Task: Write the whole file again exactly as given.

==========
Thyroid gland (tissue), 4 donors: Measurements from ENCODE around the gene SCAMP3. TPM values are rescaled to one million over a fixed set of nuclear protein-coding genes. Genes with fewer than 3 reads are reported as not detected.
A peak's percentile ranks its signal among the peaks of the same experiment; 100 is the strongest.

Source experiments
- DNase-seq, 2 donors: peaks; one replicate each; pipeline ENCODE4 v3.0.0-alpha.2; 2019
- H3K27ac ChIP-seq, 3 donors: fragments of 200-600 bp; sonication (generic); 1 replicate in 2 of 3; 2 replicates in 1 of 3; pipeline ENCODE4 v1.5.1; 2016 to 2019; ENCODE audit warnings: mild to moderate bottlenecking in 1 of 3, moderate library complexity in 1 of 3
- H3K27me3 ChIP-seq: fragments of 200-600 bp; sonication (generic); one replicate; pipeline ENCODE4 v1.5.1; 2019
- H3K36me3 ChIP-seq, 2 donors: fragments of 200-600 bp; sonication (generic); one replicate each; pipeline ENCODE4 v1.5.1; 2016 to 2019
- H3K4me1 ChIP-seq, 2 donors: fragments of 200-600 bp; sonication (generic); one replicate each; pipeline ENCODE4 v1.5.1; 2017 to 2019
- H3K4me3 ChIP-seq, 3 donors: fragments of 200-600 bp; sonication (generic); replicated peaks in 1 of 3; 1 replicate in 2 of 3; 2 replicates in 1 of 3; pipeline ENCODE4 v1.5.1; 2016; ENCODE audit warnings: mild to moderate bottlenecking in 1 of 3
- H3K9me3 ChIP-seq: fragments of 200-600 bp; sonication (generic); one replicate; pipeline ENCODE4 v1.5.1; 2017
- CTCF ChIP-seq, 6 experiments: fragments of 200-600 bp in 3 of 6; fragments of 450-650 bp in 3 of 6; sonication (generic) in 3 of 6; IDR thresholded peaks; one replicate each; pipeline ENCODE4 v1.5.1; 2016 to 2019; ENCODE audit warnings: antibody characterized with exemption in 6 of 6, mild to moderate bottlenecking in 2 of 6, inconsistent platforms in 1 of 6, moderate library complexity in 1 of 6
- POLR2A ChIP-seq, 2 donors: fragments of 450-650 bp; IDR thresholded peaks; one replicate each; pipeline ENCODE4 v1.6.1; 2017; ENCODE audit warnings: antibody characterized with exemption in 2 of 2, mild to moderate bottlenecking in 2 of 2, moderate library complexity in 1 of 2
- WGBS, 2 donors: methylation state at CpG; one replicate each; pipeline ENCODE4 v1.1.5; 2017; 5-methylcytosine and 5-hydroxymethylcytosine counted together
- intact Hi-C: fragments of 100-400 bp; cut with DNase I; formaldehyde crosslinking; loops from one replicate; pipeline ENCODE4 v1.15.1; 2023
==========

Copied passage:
Thyroid gland (tissue), 4 donors: Measurements from ENCODE around the gene SCAMP3. TPM values are rescaled to one million over a fixed set of nuclear protein-coding genes. Genes with fewer than 3 reads are reported as not detected.
A peak's percentile ranks its signal among the peaks of the same experiment; 100 is the strongest.

Source experiments
- DNase-seq, 2 donors: peaks; one replicate each; pipeline ENCODE4 v3.0.0-alpha.2; 2019
- H3K27ac ChIP-seq, 3 donors: fragments of 200-600 bp; sonication (generic); 1 replicate in 2 of 3; 2 replicates in 1 of 3; pipeline ENCODE4 v1.5.1; 2016 to 2019; ENCODE audit warnings: mild to moderate bottlenecking in 1 of 3, moderate library complexity in 1 of 3
- H3K27me3 ChIP-seq: fragments of 200-600 bp; sonication (generic); one replicate; pipeline ENCODE4 v1.5.1; 2019
- H3K36me3 ChIP-seq, 2 donors: fragments of 200-600 bp; sonication (generic); one replicate each; pipeline ENCODE4 v1.5.1; 2016 to 2019
- H3K4me1 ChIP-seq, 2 donors: fragments of 200-600 bp; sonication (generic); one replicate each; pipeline ENCODE4 v1.5.1; 2017 to 2019
- H3K4me3 ChIP-seq, 3 donors: fragments of 200-600 bp; sonication (generic); replicated peaks in 1 of 3; 1 replicate in 2 of 3; 2 replicates in 1 of 3; pipeline ENCODE4 v1.5.1; 2016; ENCODE audit warnings: mild to moderate bottlenecking in 1 of 3
- H3K9me3 ChIP-seq: fragments of 200-600 bp; sonication (generic); one replicate; pipeline ENCODE4 v1.5.1; 2017
- CTCF ChIP-seq, 6 experiments: fragments of 200-600 bp in 3 of 6; fragments of 450-650 bp in 3 of 6; sonication (generic) in 3 of 6; IDR thresholded peaks; one replicate each; pipeline ENCODE4 v1.5.1; 2016 to 2019; ENCODE audit warnings: antibody characterized with exemption in 6 of 6, mild to moderate bottlenecking in 2 of 6, inconsistent platforms in 1 of 6, moderate library complexity in 1 of 6
- POLR2A ChIP-seq, 2 donors: fragments of 450-650 bp; IDR thresholded peaks; one replicate each; pipeline ENCODE4 v1.6.1; 2017; ENCODE audit warnings: antibody characterized with exemption in 2 of 2, mild to moderate bottlenecking in 2 of 2, moderate library complexity in 1 of 2
- WGBS, 2 donors: methylation state at CpG; one replicate each; pipeline ENCODE4 v1.1.5; 2017; 5-methylcytosine and 5-hydroxymethylcytosine counted together
- intact Hi-C: fragments of 100-400 bp; cut with DNase I; formaldehyde crosslinking; loops from one replicate; pipeline ENCODE4 v1.15.1; 2023